Materials and Methods

Characterization of Transfer

To characterize the transfer efficiency, serial dilutions of Alexa 555 Ovalbumin ranging from 0.3 µg to 19 pg, were run on a 1 mm, 15 well 10% Tris glycine gel, under denaturing conditions (Tris-Glycine-SDS Buffer, pH) in triplicate. The gels were transferred for 60 minutes to aminosilane-coated glass slides with no applied voltage according to the protocol in Protocol S1. A wide variety of protein and DNA binding substrates compatible with microarray applications exist. These are largely distinguished by their surface-binding characteristics, and include slides coated with a 3D matrix (e.g. hydrogel, nitrocellulose), slides with a charged surface, and slides functionalized for covalent binding [14]. Aminosilane slides – which bind proteins via electrostatic interactions – were selected for their low autofluorescence, chemical stability, and effectiveness in binding a wide variety of proteins.

The slides were scanned with the Axon 4000B (Gain = 600) (Fig. S1 1e), and the amount of protein transferred was quantified by summing the total fluorescence for each band in MATLAB. The values from the three slides were averaged, and the mean and standard deviation were plotted. To establish the effect of the electric field on transfer, two sets of gels (three gels each), were transferred, with one set subjected to 50 V applied to conducting plates placed above and below the gel and slide, 0.5 cm apart, and one set of gels with no applied voltage. To look at the effect of time on the transfer, gels were transferred as described above, for 10, 60, 120 and 1000 minutes. To establish the effect of gel thickness, 0.5 mm, 0.75 mm, 1.0 mm and 1.5 mm gels were made using the BioRad mini-gel system, with a 10% Tris-Glycine denaturing gel. The gels were run in triplicate, transferred and quantified as described above.

Western Blot

To investigate the limit of detection for a brief (30 minute) gel transfer assay, we measured the detection efficiency by using biotinylated BSA (bovine serum albumin), probed with streptavidin Cy3. 10% Tris-Glycine, 15 well, 1 mm gels were run in triplicate with serial dilutions of biotinylated BSA ranging from 10 µg to 100 pg and transferred for 1 hour. The slide was probed with 20 nM solution of streptavidin Cy3, imaged and quantified (Protocol S1).

To compare the DiG-Stamping method to a standard Western blot (Protocol S1), gels were run with serial dilutions of biotinylated BSA from 5 µg to 300 pg, and transferred to aminosilane slides for 1 hour and overnight, and probed with Streptavidin Cy3 as described above. The overnight slide was scanned at normal gain (600), and also at high gain (900). Gel images were obtained by staining with Coomassie-based Simply Blue, and scanned. The intensity of each band was quantified by taking the total intensity and subtracting the background with MATLAB. To further probe detection sensitivity, the experiment was repeated with smaller amounts of biotinylated BSA, ranging from 156 ng to 19 pg.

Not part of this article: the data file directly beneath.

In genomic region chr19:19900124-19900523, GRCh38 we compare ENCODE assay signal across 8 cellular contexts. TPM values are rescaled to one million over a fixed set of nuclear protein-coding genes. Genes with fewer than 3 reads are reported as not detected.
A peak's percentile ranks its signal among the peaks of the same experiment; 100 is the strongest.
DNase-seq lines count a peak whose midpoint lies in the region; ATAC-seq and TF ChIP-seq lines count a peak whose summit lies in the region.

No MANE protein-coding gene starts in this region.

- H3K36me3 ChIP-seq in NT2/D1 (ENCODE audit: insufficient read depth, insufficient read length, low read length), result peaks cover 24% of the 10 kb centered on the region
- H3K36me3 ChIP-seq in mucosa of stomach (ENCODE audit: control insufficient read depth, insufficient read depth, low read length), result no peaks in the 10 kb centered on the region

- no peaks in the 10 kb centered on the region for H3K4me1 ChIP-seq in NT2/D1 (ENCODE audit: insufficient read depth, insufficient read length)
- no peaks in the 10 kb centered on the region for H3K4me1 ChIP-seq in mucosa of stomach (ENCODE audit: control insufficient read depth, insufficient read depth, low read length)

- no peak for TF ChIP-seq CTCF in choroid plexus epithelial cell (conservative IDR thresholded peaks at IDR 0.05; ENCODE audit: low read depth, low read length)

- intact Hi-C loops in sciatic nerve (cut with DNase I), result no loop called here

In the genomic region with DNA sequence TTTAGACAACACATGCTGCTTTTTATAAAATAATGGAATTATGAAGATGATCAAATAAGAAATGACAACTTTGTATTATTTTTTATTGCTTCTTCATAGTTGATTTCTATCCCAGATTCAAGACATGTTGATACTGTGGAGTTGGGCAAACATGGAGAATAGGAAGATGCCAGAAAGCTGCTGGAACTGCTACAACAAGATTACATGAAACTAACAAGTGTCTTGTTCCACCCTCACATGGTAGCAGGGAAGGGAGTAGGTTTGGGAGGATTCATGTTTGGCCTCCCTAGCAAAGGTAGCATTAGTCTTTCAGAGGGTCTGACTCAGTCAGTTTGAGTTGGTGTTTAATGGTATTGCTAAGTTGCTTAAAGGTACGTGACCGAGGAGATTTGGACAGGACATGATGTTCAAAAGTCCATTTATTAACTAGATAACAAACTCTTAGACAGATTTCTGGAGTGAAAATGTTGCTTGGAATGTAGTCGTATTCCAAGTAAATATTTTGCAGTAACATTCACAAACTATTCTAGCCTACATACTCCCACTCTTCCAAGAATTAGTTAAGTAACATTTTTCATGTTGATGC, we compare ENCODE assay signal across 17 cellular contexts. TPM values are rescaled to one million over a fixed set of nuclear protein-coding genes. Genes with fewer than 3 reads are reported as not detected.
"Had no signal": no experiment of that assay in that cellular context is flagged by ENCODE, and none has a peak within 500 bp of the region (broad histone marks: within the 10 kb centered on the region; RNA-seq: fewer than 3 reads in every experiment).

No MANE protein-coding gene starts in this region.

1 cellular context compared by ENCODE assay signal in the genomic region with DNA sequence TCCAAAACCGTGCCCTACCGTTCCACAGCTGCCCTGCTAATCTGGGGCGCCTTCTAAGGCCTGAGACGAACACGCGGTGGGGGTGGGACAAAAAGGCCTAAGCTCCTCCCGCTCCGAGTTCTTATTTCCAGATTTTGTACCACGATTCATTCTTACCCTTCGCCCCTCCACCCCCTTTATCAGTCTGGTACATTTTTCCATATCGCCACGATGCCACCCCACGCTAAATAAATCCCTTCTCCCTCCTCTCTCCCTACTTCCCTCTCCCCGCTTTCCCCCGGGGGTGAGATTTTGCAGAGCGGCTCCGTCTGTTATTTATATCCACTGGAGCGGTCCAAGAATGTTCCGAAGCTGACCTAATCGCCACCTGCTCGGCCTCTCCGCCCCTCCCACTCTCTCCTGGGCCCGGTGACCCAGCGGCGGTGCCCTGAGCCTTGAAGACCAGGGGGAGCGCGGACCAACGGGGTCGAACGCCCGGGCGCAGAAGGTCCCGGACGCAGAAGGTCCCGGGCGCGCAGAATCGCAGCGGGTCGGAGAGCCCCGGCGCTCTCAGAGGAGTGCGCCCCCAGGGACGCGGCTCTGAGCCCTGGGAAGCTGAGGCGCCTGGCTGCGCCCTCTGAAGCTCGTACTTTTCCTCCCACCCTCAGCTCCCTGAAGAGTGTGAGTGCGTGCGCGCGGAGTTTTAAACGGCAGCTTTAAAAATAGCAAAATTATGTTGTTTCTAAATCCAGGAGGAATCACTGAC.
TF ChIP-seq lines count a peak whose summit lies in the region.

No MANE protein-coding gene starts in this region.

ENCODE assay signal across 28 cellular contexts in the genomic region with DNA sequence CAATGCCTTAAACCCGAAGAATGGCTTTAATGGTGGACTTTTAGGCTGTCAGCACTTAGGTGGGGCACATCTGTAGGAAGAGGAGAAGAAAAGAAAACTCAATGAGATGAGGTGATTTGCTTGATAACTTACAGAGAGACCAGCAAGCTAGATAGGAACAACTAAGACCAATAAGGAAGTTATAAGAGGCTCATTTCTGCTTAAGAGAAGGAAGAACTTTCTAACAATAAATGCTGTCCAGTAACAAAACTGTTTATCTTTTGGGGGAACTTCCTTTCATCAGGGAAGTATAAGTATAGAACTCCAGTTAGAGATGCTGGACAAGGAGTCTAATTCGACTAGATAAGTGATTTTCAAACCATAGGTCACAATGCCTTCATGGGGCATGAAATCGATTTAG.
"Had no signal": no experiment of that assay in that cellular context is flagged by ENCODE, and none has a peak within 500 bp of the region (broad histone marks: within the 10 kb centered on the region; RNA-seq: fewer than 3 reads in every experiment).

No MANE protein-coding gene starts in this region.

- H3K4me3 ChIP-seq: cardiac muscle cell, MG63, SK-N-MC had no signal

Identification of Protein-Protein Interactions

We describe the preparation of HeLa cell lysate in Protocol S1. 25 µl of cell lysate was added to 100 ng of biotinylated BSA (bBSA). 3 µl of 10× sample buffer was added to the mixture, and the solution was heated at 95°C for 3 minutes. The sample was run (lane 1) on a 10% SDS mini-gel. In the neighboring lane (lane 2) a Cy5 fluorescently-labeled ladder is run. The gel was transferred for 1 hour, probed with a 1∶1000 dilution of Cy3 streptavidin for one hour, and imaged (Protocol S1). The raw slide images were processed, and the fluorescence intensity was averaged and plotted as a function of position, allowing for quantitative peak identification. A spatial mapping of the gel to the slide was obtained by matching the positions of the ladder bands on the gel with the bands on the slide and the corresponding position of the Cy3 band on the slide was excised from the gel. Proteins were extracted and analyzed on a the QSTAR mass spectrometer [15]. To further isolate the protein of interest, one half of the band was eluted in 100 µl of PBS at 4 degrees for 48 hours, and immunoprecipitated with 20 µl of streptavidin magnetic beads per the Dynabeads protocol. The elutant was directly run on the mass spectrometer.

T-47D – Heregulin Protein Assay

Preparation of T-47D cells lysates with and without Heregulin-β treatment are described in Protocol S1. Briefly, cell lysates from cells with and without Heregulin-β treatment were immunoprecipitated with anti-phosphotyrosine beads, and were run on a 10% SDS-PAGE gel. The gel was transferred according to Protocol S1. The slides were blocked overnight in 5% BSA in PBS, and then incubated with 1∶100 dilutions of anti-phosphotyrosine 635 antibody and anti-ubiquitin 488 antibody in 5% BSA in PBS overnight. The slides were washed in PBS, spun dry, and scanned with the Axon 4000A.